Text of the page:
Xi, who is making his first trip outside mainland China since the pandemic began, did not attend the outdoor ceremony but instead marked the occasion by saying Hong Kong had “entered a new phase where it went from chaos to control and from control to prosperity. »
Xi Jinping takes ‘victory lap’ in Hong Kong, as locals watch warily
The display of national pride comes as the city struggles to maintain its position as an Asian cultural and financial powerhouse, in part because Beijing’s micromanagement of the city has undermined confidence in its future as an open and attractive and business environment with rule of law.
After the inauguration of John Lee, the former top homeland security official and new chief executive, Xi outlined his vision for Hong Kong after being rescued from the ‘humiliation of forced surrender’ to Britain , adding that “true democracy” only came after the territory returned to Chinese rule.
This version of events is very much at odds with criticism from pro-democracy activists and Western governments in Hong Kong who accuse XI of bringing back free speech and democratic rights to the city through the imposition of nationwide legislation to national security in 2020.
In his speech, Xi signaled that his approach is here to stay. The “One Country, Two Systems” model created by former Chinese chief Deng Xiaoping during transfer negotiations is a system that “has no reason to change and must persevere for the long term”, he said.
The wording, once seen as a promise to uphold Hong Kong’s political freedoms, has increasingly meant that “one country” defense comes first. Beijing has made clear that perceived threats to national security, such as calls for democracy and protests against Beijing’s encroachment, will not be tolerated.
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Hong Kong politicians, Xi stressed, must be loyal to Beijing. No country “would allow forces or individuals who are not patriotic, or even betray their nation, to hold political power,” he said.
Arriving in the city by high-speed rail on Thursday, China’s most powerful leader since Mao Zedong said Hong Kong had ‘stepped away from the ashes’, although many a younger generation of the former British colony have expressed concern about their rapid disappearance Freedoms and dotted hopes for a more democratic future.
Xi promised to “listen and take care” of young people and respond to their difficulties in finding work. “We fervently hope that every young person in Hong Kong will join the ranks of those building a beautiful Hong Kong,” he said.
After a large turnout in protests against Beijing’s growing control, many young Hong Kongers have fled overseas, either for fear of being accused of national security violations or simply because they see no future in a town no longer resembles the place where they grew up.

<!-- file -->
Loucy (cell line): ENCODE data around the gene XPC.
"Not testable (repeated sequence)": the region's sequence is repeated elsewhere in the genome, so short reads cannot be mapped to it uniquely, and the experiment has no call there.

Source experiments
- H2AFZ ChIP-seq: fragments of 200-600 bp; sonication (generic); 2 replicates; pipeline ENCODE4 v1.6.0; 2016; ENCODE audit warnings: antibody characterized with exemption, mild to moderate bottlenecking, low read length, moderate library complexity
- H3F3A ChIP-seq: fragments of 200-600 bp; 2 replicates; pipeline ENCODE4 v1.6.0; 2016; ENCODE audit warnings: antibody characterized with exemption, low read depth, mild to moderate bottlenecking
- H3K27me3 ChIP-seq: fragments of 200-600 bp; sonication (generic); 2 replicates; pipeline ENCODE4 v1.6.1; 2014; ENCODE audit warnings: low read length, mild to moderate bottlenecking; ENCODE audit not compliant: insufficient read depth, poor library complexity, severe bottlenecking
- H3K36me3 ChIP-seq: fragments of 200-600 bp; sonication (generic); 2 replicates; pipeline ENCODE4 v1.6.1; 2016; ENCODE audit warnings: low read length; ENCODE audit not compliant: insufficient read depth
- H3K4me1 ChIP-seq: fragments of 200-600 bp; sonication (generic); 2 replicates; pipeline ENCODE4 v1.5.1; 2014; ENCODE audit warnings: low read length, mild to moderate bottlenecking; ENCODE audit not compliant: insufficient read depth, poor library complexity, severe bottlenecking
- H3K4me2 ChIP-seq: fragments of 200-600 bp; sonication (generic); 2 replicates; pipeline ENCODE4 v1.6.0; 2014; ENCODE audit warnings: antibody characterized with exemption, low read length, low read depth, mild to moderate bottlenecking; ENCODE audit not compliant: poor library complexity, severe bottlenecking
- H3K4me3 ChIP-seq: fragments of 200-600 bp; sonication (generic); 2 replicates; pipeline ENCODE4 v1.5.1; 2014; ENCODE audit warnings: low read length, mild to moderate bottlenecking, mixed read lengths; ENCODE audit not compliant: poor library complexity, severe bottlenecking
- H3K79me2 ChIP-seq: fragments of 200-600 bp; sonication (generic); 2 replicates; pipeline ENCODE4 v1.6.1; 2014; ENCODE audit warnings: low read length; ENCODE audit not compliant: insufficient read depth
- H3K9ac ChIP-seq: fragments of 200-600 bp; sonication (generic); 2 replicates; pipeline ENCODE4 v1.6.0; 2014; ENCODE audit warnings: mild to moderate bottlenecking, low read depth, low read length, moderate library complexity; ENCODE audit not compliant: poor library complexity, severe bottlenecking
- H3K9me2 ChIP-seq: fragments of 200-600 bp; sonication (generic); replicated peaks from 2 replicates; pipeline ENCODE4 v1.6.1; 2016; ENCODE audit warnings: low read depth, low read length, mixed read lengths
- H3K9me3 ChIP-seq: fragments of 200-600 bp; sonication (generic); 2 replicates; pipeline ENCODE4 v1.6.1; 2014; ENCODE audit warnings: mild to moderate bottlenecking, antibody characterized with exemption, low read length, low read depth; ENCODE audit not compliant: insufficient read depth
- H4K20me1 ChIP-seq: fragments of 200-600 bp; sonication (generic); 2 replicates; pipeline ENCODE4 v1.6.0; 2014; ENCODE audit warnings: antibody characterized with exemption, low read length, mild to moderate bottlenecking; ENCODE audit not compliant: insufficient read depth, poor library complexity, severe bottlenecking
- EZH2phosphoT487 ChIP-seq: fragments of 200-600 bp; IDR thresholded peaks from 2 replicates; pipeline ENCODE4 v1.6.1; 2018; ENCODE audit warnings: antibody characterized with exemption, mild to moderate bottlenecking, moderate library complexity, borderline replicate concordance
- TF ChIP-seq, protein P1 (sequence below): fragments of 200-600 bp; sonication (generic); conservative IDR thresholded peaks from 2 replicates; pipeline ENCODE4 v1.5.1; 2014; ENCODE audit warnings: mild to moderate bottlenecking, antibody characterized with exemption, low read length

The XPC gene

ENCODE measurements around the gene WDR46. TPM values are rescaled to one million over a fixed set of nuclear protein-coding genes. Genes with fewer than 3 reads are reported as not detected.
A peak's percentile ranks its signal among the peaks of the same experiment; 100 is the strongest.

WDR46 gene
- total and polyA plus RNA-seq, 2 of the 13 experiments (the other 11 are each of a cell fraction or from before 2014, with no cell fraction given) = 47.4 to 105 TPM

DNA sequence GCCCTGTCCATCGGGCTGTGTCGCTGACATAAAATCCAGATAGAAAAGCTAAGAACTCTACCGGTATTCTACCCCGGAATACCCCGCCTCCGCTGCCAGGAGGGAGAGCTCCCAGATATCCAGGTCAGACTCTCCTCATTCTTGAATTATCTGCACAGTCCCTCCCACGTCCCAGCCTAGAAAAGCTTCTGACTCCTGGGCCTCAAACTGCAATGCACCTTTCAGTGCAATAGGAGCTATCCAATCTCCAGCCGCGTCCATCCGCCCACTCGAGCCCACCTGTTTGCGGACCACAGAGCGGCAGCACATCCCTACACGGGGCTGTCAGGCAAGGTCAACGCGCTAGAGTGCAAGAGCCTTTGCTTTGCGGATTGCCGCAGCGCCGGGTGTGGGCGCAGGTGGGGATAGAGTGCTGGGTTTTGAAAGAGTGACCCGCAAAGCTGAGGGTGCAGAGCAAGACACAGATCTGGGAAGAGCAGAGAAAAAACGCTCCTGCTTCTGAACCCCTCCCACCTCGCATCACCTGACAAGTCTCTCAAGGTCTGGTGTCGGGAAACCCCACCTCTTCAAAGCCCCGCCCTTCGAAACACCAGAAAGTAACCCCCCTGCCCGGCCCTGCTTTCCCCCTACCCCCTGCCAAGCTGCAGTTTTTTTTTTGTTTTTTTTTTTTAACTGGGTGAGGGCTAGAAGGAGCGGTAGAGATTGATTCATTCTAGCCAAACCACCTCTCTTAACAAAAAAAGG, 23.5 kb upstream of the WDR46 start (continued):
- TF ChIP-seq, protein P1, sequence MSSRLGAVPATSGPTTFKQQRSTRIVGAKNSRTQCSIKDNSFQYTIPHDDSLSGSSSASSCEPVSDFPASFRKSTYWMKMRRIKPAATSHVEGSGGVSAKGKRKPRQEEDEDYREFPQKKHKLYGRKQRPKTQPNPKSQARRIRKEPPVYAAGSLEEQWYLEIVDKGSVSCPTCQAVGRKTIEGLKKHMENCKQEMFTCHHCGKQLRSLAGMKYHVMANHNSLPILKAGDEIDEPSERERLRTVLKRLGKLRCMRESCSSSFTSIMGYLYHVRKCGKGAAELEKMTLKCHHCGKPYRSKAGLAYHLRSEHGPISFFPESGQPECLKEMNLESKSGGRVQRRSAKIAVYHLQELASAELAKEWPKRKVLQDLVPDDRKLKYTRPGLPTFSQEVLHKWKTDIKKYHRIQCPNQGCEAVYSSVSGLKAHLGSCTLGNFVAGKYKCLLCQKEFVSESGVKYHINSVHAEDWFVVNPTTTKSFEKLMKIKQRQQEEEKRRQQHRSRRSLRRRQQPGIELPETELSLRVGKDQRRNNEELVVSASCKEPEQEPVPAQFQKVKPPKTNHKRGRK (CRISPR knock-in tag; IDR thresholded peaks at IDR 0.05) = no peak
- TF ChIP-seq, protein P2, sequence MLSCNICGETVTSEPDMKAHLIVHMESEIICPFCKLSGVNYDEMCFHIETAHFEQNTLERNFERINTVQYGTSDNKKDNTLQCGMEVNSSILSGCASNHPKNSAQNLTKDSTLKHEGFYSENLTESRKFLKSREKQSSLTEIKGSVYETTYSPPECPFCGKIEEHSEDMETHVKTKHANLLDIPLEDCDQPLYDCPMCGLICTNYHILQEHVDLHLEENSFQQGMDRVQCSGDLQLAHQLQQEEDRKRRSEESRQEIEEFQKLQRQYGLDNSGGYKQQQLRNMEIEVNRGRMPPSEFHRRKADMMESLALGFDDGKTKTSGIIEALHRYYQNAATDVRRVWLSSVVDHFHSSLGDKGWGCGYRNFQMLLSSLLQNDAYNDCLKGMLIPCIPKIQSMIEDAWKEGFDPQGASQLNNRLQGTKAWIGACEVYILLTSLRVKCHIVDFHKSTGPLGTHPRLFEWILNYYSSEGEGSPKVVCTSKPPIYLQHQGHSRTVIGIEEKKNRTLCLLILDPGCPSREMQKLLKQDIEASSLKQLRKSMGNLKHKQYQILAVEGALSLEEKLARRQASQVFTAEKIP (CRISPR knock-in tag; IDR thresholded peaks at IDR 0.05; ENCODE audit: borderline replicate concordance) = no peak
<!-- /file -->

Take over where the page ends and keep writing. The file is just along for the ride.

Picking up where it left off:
In a video posted on Twitter, British Prime Minister Boris Johnson has said that Beijing is not complying with its commitments made during the transfer. “This is a situation that threatens both the rights and freedoms of Hong Kongers and the continued progress and prosperity of their home,” he said.
Strict security and coronavirus checks meant that only selected clients attended the ceremony. At least 10 journalists were excluded from the event. Those who were cleared had to undergo five days of PCR testing and two days of quarantine to enter the ‘closed loop’.
Strict coronavirus prevention rules under Beijing’s “zero covid” policy have also been a key source of uncertainty for the international business community. The government still requires seven days of hotel quarantine for residents and non-residents.
According to the local European Chamber of Commerce, nearly half of European businesses plan to leave Hong Kong this year. The city’s unemployment rate from February to April hit a 12-month high of 5.4%. A survey this year by the University of Hong Kong found that around 1 in 10 suffer from depression, citing job loss and the pandemic as causes.
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On Thursday, Xi met the city’s police force in a dedicated ceremony, a rarity for Chinese leaders visiting the city. During the crackdown on pro-democracy protests in 2019, police use of tear gas, rubber bullets and sudden, often brutal arrests of suspicious protesters made force a primary focus of local criticism. But Beijing has consistently indicated endorsement of the heavy-handed approach.
In a sign of the growing similarities between Chinese law enforcement in Hong Kong and the mainland, Friday also marked the official adoption of the Chinese army’s goose march as the police parade of the town.
“I think hindsight for a long time there was a misunderstanding that ‘one country, two systems’ was equal, but in fact it’s not equal,” outgoing CEO Carrie Lam said in an interview this week. with Phoenix Media, referencing Beijing Position that the first part of the wording takes precedence.
For a year after taking office, Lam added, she “hadn’t learned the deeper meaning” of Xi’s speeches about the primacy of “one country” and Beijing’s “red lines” laid out to protect national security.
It took the protests to “realize that President Xi had from the start who gave us very clear advice; Only by following it could Hong Kong be an important part of the nation,” Lam said.
Yu reported in Hong Kong.